Equity at the Center of Implementation

In 2017, when the Annie E. Casey Foundation began developing a strategy for incorporating implementation science into its work, Casey’s leadership knew that equity and inclusion—already core principles in the organization’s mission to achieve results for kids, families, and communities—had to be at the center. But the search for models of achieving equity through implementation came up empty. There was no blueprint for success.

Casey did have ongoing partnerships with the National Implementation Research Network (NIRN), a leading institution in the field of implementation science that was similarly seeking ways to incorporate racial and ethnic equity into its implementation practice, and the William T. Grant Foundation, a prominent proponent of helping child welfare agencies and others use research and evidence to serve children and families. Together, representatives of these three organizations began to develop a concept of equitable implementation.

Graphic showing equality versus equity, and how equity tailors to the needs of the person and their experiences.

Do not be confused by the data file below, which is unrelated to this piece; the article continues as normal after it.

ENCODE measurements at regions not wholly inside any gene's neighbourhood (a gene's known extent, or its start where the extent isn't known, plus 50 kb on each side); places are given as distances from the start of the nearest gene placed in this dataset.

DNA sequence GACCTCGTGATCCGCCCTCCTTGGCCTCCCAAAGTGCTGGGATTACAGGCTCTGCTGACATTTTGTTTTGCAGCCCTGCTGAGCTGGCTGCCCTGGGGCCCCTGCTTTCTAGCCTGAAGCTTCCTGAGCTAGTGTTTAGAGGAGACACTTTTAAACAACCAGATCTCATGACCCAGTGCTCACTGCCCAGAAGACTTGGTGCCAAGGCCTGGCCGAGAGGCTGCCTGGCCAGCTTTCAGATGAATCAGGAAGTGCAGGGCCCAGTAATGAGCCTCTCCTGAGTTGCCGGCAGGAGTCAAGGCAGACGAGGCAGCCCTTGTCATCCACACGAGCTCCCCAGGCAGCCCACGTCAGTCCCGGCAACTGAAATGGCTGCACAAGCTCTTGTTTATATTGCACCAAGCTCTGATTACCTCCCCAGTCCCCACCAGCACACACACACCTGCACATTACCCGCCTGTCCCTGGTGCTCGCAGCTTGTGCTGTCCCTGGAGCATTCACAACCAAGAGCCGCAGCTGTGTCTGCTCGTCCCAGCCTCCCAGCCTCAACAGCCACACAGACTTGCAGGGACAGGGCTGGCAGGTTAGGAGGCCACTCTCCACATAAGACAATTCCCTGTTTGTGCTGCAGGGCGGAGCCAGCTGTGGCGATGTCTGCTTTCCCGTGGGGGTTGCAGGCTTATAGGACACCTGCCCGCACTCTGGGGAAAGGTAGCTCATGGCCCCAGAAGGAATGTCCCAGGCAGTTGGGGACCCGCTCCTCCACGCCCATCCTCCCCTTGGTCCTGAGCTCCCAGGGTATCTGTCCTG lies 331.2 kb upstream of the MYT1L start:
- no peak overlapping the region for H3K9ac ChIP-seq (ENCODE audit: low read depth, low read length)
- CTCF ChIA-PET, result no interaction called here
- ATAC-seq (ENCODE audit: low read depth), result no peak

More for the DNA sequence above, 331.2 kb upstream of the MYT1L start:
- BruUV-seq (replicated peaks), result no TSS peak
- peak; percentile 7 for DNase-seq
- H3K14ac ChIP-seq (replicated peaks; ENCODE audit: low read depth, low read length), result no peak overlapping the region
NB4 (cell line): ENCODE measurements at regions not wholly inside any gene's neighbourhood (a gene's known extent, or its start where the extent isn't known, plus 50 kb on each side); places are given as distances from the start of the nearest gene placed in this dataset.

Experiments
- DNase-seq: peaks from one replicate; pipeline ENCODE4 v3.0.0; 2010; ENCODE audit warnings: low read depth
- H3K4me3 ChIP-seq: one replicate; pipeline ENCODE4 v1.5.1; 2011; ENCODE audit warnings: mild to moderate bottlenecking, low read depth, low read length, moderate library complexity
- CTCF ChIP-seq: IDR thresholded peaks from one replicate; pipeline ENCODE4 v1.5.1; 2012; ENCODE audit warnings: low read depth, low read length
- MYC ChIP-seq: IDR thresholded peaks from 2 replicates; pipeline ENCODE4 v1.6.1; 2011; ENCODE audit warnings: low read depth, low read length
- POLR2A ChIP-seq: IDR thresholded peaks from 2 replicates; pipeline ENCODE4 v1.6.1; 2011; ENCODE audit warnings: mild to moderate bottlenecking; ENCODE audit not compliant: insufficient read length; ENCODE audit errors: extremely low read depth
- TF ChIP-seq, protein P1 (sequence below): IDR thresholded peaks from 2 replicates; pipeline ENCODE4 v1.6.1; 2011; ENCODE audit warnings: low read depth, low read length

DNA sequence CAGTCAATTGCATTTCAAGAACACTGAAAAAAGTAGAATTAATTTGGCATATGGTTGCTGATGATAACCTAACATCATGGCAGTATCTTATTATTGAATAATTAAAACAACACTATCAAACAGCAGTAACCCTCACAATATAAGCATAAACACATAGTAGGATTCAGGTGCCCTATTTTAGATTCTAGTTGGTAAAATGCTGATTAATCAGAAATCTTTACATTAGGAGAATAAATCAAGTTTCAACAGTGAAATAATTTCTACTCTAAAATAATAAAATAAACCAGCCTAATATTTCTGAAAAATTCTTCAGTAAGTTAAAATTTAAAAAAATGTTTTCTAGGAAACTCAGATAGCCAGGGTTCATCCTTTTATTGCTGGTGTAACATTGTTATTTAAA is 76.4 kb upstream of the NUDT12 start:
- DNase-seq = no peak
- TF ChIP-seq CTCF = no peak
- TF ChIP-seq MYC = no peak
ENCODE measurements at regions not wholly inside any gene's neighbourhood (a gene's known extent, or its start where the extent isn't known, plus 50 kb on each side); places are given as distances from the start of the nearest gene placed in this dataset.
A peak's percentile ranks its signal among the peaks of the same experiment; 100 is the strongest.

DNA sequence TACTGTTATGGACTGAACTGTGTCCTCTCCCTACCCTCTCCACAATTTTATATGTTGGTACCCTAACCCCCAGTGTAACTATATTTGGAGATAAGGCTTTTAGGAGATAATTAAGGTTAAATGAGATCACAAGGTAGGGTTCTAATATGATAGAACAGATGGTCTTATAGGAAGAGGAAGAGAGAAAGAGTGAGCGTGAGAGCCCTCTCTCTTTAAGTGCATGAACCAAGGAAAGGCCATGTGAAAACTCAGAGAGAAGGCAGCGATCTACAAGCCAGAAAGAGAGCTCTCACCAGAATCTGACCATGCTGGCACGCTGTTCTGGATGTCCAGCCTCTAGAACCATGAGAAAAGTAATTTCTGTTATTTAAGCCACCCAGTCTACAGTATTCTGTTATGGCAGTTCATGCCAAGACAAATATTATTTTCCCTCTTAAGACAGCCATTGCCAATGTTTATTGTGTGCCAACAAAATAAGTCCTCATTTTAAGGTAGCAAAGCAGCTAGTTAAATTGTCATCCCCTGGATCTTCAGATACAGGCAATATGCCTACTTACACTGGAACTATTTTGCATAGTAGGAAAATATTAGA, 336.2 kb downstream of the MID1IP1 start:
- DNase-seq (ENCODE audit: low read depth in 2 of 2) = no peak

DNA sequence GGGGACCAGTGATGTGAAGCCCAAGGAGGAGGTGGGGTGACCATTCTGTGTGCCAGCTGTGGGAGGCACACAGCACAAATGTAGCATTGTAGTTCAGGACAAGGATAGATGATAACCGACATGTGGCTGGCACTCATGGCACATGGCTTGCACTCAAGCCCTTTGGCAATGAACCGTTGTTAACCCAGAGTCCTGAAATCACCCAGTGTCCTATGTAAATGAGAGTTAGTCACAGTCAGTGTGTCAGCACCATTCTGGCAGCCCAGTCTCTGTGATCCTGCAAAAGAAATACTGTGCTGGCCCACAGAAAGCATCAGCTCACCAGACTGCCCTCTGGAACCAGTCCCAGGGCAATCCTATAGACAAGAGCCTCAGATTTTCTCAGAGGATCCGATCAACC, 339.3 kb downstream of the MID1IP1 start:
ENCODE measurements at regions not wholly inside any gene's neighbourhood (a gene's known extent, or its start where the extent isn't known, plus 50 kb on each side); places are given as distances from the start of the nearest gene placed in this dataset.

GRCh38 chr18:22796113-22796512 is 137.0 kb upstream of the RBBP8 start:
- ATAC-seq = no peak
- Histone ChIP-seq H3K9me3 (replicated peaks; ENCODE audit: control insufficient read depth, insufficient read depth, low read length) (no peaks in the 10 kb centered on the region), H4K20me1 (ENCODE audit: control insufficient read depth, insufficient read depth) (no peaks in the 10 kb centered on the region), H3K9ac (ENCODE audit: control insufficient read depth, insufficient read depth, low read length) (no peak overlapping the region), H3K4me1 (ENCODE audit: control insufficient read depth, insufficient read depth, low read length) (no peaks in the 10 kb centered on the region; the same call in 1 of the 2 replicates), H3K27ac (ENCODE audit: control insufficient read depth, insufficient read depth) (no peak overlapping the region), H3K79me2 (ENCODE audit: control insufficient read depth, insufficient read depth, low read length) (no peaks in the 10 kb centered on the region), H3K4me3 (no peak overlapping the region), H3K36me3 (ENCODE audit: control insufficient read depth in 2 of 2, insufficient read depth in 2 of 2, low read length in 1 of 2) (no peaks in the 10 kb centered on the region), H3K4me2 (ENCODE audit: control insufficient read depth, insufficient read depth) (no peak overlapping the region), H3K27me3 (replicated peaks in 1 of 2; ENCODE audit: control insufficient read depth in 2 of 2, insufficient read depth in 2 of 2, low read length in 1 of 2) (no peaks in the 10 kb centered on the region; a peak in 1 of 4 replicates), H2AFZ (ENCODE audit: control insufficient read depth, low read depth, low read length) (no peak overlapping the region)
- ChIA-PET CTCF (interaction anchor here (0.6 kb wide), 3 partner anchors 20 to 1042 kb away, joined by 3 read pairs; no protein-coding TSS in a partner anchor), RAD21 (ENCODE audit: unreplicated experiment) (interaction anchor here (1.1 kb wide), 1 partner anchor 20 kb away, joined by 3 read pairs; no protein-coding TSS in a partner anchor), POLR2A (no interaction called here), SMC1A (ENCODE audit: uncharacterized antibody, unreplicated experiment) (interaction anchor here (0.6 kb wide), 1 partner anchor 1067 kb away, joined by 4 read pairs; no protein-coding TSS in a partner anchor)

Visualizing Health Equity: One Size Does Not Fit All Infographic by RWJF on RWJF.org

What is equitable implementation?

Equitable implementation occurs when strong equity components—including explicit attention to the culture, history, values, and needs of the community—are integrated into the principles and tools of implementation science. The goal is to facilitate high-quality implementation of effective programs for a specific community or group of communities. Equitable implementation is a strong complement to CSSP’s ongoing work to put equity at the center of knowledge development

The why is simple: We’re never going to achieve equitable outcomes unless racial and ethnic equity and inclusion are integrated into implementation research and practice. This means changing the way we approach implementation.

Equitable implementation puts equity at the center of knowledge use. Principles of equitable implementation can serve as a guide for asking questions, developing research designs, analyzing and synthesizing various forms of knowledge, and selecting implementation strategies in ways that support culturally responsive implementation.

Equitable implementation works to addresses cultural, systemic, and structural norms that privilege some groups over others by:

  • sharing power so that the voices of those who develop a practice, those who use and validate a practice, and those who experience a practice are equal;